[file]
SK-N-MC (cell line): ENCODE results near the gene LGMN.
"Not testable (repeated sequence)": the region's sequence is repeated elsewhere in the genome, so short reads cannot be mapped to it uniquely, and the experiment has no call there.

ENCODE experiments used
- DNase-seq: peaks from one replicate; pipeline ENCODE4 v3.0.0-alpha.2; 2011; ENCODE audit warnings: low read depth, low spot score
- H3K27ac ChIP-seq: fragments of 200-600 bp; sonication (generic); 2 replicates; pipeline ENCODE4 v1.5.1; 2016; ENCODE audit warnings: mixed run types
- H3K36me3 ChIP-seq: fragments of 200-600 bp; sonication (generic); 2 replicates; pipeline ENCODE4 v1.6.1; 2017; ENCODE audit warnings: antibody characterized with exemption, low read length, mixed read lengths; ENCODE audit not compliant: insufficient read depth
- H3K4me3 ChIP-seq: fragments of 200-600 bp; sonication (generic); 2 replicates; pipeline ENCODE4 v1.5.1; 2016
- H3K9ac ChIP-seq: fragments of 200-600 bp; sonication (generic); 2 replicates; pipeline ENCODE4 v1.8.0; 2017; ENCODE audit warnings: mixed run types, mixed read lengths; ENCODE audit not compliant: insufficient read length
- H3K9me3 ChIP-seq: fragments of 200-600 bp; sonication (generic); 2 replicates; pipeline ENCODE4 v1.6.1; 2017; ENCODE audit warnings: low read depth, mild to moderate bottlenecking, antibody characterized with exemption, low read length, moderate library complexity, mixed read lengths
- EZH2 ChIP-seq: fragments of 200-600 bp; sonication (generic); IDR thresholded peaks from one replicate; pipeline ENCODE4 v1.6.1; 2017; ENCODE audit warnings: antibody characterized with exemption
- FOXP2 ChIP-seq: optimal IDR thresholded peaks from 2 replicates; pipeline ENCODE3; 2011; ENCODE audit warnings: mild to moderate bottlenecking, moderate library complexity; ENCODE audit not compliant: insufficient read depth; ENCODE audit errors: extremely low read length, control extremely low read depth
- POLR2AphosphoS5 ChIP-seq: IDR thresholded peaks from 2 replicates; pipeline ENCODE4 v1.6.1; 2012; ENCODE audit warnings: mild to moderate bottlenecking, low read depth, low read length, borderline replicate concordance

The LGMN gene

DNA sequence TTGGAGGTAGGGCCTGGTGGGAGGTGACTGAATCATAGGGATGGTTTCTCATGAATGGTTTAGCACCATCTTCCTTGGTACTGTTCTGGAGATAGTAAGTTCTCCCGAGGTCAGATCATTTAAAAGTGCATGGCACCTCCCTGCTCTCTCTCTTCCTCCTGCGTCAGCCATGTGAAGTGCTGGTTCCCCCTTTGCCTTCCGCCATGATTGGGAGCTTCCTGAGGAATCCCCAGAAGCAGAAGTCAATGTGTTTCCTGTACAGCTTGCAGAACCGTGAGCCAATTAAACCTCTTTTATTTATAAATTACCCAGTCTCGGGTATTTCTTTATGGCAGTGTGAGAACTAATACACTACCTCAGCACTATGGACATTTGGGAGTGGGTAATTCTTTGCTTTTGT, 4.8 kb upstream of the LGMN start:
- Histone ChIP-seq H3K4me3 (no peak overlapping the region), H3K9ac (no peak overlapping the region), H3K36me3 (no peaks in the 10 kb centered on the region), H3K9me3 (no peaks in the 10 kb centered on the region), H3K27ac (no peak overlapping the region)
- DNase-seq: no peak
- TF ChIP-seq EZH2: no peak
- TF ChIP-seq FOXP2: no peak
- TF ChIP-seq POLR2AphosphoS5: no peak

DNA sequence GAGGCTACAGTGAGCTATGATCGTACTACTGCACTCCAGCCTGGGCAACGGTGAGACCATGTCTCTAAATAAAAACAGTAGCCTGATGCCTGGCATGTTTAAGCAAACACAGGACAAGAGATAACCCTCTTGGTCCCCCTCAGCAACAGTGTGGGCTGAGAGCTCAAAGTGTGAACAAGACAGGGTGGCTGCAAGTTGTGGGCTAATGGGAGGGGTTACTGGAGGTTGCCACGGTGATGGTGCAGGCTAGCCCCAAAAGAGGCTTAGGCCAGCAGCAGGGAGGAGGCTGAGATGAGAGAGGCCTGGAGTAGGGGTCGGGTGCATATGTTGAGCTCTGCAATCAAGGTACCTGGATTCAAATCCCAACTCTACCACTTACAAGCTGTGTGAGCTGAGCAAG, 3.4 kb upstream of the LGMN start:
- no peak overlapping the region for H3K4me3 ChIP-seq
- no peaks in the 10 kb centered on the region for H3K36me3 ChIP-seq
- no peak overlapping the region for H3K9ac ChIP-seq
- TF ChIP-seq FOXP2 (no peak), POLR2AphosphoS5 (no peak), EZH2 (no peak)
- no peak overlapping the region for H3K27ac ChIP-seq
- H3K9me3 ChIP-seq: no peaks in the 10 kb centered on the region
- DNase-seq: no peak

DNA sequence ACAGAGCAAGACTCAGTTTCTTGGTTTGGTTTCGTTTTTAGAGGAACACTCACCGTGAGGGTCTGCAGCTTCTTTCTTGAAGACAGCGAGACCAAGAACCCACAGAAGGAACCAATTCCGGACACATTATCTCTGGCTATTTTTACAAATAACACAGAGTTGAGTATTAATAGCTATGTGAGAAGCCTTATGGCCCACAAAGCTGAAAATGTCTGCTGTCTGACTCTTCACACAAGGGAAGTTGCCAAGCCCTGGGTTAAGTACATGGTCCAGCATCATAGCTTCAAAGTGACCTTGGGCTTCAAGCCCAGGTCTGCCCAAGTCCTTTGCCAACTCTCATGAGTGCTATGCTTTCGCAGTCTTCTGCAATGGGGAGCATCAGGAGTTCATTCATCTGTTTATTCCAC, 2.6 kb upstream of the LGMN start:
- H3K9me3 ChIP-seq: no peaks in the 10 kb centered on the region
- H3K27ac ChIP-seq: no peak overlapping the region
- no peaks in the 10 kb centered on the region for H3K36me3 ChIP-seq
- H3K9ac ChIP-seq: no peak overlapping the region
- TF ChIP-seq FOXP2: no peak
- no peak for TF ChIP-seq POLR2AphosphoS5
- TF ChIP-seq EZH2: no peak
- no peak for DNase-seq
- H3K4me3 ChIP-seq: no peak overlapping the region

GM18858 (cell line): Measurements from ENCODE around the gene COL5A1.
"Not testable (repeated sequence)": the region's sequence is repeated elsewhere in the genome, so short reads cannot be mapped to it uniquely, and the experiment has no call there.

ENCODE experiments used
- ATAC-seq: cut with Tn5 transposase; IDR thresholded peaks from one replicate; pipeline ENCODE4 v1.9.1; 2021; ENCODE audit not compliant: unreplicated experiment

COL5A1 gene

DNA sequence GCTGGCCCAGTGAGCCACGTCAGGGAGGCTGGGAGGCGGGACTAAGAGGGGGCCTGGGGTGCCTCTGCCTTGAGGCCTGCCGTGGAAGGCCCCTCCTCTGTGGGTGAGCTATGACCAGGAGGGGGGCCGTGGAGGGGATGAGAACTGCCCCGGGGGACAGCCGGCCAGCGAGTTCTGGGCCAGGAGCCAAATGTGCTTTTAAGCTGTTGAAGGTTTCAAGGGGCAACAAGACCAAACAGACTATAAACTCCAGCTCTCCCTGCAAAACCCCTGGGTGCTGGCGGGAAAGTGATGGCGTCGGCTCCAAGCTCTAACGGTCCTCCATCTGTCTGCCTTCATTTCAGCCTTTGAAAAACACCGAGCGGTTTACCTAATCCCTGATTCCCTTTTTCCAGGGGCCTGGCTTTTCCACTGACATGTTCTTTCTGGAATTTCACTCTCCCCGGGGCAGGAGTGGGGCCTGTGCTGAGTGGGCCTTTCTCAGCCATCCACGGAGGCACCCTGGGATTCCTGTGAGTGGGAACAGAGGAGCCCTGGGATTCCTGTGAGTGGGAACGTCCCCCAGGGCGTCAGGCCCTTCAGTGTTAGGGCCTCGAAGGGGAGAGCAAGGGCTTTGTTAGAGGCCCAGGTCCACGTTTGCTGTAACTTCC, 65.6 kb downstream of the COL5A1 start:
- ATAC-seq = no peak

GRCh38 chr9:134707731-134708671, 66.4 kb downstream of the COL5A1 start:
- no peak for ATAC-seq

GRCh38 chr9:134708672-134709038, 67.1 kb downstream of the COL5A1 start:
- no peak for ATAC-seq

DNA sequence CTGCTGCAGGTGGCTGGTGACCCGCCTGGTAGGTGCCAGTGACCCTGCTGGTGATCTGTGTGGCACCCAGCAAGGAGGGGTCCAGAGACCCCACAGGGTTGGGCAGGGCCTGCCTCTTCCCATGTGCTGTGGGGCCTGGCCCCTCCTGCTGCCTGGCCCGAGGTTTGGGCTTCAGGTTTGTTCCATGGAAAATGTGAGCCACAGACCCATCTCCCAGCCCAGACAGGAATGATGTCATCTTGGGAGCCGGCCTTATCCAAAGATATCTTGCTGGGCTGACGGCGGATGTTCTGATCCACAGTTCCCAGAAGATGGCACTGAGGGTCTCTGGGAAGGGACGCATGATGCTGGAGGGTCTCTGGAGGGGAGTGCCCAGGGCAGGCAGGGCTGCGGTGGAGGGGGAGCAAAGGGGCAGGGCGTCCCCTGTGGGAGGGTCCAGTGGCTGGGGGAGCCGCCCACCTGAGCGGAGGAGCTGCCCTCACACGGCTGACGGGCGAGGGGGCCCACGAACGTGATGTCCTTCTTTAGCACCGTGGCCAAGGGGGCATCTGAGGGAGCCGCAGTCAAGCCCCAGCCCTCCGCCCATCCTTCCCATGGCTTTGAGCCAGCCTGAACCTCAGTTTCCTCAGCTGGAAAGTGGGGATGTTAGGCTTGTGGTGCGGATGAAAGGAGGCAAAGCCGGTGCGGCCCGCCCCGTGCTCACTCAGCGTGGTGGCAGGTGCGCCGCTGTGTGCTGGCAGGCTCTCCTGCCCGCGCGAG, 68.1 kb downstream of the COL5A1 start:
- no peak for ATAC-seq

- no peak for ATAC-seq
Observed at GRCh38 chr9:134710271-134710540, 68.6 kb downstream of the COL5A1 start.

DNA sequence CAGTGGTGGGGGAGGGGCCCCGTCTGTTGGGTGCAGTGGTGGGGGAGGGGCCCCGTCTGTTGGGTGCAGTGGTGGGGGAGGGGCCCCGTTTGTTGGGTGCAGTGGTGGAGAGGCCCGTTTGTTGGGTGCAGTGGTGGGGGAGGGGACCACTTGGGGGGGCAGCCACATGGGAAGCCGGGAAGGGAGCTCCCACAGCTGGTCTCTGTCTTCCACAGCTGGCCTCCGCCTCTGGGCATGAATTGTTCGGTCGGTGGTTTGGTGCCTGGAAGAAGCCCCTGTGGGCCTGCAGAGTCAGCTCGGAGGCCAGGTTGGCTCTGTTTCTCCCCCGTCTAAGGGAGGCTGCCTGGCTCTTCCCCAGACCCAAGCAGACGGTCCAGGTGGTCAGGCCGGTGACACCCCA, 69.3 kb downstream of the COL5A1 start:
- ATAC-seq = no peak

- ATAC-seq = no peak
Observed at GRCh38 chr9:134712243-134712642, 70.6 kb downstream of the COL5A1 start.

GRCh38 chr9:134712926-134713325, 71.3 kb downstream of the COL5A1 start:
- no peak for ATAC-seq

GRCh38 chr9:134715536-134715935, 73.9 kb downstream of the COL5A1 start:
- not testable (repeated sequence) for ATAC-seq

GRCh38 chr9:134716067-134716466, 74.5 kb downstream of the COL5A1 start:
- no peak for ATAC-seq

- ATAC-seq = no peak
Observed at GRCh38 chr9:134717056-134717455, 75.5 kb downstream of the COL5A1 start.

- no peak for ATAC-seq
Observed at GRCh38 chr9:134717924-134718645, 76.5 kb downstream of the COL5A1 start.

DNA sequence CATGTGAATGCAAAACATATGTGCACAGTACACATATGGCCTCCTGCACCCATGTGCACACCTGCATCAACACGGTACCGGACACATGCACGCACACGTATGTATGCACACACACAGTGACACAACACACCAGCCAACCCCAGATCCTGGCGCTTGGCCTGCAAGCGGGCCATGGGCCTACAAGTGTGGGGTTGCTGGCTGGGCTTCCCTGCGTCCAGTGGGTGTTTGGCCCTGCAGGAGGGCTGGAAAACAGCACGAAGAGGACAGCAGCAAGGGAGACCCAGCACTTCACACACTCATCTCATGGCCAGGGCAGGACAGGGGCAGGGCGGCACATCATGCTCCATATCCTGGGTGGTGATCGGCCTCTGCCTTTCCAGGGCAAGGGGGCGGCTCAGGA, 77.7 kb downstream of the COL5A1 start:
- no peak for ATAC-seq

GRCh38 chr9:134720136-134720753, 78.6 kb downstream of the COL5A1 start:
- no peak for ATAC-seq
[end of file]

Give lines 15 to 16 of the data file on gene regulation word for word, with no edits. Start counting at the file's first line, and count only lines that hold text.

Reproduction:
- Histone ChIP-seq H3K4me3 (no peak overlapping the region), H3K9ac (no peak overlapping the region), H3K36me3 (no peaks in the 10 kb centered on the region), H3K9me3 (no peaks in the 10 kb centered on the region), H3K27ac (no peak overlapping the region)
- DNase-seq: no peak